The paper, published this month in the journal Animal Behaviour, used almost four decades of data on a marked population of gray jays in Ontario’s Algonquin Park to study how the birds adjust their reproductive habits in response to changes in temperature and other conditions.
They manage this feat of survival by caching food all over their large, permanent habitats, then retrieving it during the winter months. The small, fluffy birds take advantage of those winter supplies to nest much earlier than most other birds, laying eggs between late February and March.
“That’s slightly counterintuitive when you’re talking about a bird that nests in the winter, because earlier means colder,” said Ryan Norris, an associate professor at the University of Guelph and co-author of the paper.
The choice to breed early comes with experience.
Older female gray jays tended to lay their eggs earlier than younger females, possibly because older birds are more effective at finding and caching food for winter.
However, young gray jay females were more likely to lay their eggs earlier — and achieve better reproductive outcomes — when partnered with an older male over a younger male, suggesting that “older male partners may buffer the effects of female inexperience.”
The younger females mated with older males made those beneficial laying choices regardless of variations in temperature that might have influenced them to lay later if they had mated with a younger male. This suggests a surprising male influence in female reproductive timing, and shows that social environment can influence gray jays’ reproductive choices.
Although these findings about older males’ influence on younger females’ reproductive choices are interesting in and of themselves, the researchers set out to learn more about how gray jays reacted to climate change.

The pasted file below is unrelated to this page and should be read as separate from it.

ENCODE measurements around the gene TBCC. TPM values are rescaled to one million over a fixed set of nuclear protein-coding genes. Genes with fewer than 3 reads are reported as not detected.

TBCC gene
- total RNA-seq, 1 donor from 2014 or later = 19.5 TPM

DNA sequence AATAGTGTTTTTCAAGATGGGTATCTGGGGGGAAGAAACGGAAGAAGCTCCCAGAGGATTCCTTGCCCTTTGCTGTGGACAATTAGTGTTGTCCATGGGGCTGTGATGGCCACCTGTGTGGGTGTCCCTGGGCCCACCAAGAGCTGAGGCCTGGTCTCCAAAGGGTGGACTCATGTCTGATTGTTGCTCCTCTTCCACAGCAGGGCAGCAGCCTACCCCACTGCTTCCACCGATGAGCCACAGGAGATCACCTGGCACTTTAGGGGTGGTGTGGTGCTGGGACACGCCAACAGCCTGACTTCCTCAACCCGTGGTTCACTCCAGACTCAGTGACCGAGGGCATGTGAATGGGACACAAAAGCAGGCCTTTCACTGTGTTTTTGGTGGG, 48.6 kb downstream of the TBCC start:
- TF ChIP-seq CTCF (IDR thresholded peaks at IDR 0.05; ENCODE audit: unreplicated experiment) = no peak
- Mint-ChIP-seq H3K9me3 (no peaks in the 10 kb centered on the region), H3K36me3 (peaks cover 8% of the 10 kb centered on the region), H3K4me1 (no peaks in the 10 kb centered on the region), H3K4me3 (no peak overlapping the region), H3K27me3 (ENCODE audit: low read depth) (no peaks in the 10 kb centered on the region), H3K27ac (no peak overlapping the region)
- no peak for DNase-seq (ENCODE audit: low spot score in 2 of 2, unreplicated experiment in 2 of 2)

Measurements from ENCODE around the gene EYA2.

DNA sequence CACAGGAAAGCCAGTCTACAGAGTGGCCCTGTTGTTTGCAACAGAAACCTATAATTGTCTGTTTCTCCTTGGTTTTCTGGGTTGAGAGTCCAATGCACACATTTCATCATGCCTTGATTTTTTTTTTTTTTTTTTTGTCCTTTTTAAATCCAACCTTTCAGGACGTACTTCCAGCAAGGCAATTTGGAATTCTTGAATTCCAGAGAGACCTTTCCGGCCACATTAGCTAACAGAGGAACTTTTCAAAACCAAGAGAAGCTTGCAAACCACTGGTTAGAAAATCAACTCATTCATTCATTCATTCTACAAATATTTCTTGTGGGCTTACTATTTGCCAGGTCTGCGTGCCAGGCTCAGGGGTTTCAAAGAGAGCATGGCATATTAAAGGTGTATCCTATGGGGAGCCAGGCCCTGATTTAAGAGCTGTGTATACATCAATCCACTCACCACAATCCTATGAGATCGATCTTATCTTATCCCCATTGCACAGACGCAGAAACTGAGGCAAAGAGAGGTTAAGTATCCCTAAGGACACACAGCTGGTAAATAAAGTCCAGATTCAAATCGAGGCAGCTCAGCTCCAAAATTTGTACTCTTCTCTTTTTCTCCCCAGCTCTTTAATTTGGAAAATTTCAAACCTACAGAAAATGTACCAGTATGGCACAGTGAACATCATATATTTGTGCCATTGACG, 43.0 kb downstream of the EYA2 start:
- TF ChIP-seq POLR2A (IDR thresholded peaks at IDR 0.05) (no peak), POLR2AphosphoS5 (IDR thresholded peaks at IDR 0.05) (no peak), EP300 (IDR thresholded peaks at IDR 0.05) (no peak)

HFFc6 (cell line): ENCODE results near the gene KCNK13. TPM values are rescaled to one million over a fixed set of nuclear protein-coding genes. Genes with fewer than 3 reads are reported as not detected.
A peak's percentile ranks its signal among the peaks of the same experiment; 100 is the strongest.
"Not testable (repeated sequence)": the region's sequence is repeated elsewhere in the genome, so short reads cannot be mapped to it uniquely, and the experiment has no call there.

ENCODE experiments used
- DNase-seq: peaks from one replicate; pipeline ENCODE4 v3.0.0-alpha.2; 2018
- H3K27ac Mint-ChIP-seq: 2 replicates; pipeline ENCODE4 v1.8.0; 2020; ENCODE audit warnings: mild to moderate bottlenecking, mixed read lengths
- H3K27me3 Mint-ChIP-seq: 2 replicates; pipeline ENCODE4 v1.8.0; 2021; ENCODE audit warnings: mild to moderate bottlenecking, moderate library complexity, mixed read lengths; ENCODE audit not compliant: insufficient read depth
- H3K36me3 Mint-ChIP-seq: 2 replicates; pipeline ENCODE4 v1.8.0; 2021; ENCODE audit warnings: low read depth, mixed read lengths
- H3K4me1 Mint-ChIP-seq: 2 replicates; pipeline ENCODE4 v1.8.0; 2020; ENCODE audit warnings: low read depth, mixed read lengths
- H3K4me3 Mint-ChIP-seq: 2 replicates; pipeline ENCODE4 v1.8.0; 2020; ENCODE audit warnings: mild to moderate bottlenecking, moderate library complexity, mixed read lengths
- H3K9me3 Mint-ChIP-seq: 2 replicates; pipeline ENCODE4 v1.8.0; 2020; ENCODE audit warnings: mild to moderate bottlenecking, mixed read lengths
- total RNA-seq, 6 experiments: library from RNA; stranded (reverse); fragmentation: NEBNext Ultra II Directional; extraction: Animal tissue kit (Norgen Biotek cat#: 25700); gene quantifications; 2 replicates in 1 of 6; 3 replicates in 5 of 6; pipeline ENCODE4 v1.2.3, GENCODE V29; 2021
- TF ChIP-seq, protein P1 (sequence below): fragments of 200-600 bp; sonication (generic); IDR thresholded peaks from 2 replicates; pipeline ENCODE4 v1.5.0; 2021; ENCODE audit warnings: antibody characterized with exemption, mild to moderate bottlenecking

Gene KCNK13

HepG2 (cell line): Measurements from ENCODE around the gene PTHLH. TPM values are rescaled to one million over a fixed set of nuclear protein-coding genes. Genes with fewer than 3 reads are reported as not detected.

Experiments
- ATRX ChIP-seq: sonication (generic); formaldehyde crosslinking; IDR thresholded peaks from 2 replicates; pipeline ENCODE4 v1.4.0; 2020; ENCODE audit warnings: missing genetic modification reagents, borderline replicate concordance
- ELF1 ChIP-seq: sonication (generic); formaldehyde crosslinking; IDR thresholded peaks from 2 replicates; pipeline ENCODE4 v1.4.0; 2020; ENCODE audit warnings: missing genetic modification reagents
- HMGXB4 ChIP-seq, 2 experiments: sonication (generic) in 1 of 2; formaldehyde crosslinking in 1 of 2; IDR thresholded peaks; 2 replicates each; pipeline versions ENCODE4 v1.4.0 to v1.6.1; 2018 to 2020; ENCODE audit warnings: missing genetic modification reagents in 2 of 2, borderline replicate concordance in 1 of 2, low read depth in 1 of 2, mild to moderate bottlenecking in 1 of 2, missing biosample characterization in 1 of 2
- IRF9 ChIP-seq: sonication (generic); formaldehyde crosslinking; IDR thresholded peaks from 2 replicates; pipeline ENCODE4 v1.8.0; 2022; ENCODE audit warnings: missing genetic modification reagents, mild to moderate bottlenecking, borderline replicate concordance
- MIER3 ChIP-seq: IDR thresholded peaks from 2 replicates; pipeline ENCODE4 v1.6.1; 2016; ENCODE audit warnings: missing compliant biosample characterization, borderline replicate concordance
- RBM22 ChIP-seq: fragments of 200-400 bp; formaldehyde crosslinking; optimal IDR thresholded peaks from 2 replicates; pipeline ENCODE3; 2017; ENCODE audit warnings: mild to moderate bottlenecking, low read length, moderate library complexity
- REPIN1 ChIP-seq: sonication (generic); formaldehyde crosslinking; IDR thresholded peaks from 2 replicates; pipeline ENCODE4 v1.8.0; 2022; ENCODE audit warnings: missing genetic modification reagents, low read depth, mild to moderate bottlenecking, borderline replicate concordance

“It contributes towards being able to predict the impact of climate change on populations,” said Norris.
Gray jays are especially good for studying the long-term effects of climate change on reproduction because they have a remarkably long lifespan for such small birds — some of the Algonquin Park gray jays have been known to live as long as 16 years.
Because Algonquin Park represents the southern edge of the gray jays’ range, the birds there experience relatively warm conditions, said Norris.
The research findings are “partly a lesson on the value of long-term studies,” said Norris, who credits co-author Dan Strickland with managing decades of research on the Algonquin Park gray jays and helping to produce such a long-term body of data.
Strickland himself credits Russ Rutter, an Algonquin Park naturalist who started studying the park’s gray jays in the 1960s. Strickland continued and expanded the work after Rutter’s death in 1976 and continued studying the gray jays even after he retired as chief park naturalist in 2000.
“It’s doubtful that there’s a study of a marked population in Canada, and maybe even the world, that has been studied as long as this one has,” said Strickland.
But Strickland said Algonquin Park’s gray jay population is in decline, possibly because of climate change, as the gray jays rely on cold weather to refrigerate their winter caches and provide enough food to feed their young.
Strickland speaks fondly of his years of interaction with the gray jays, which are known for boldly approaching humans in search of food.
“It’s a neat bridge between urban man and wild nature.”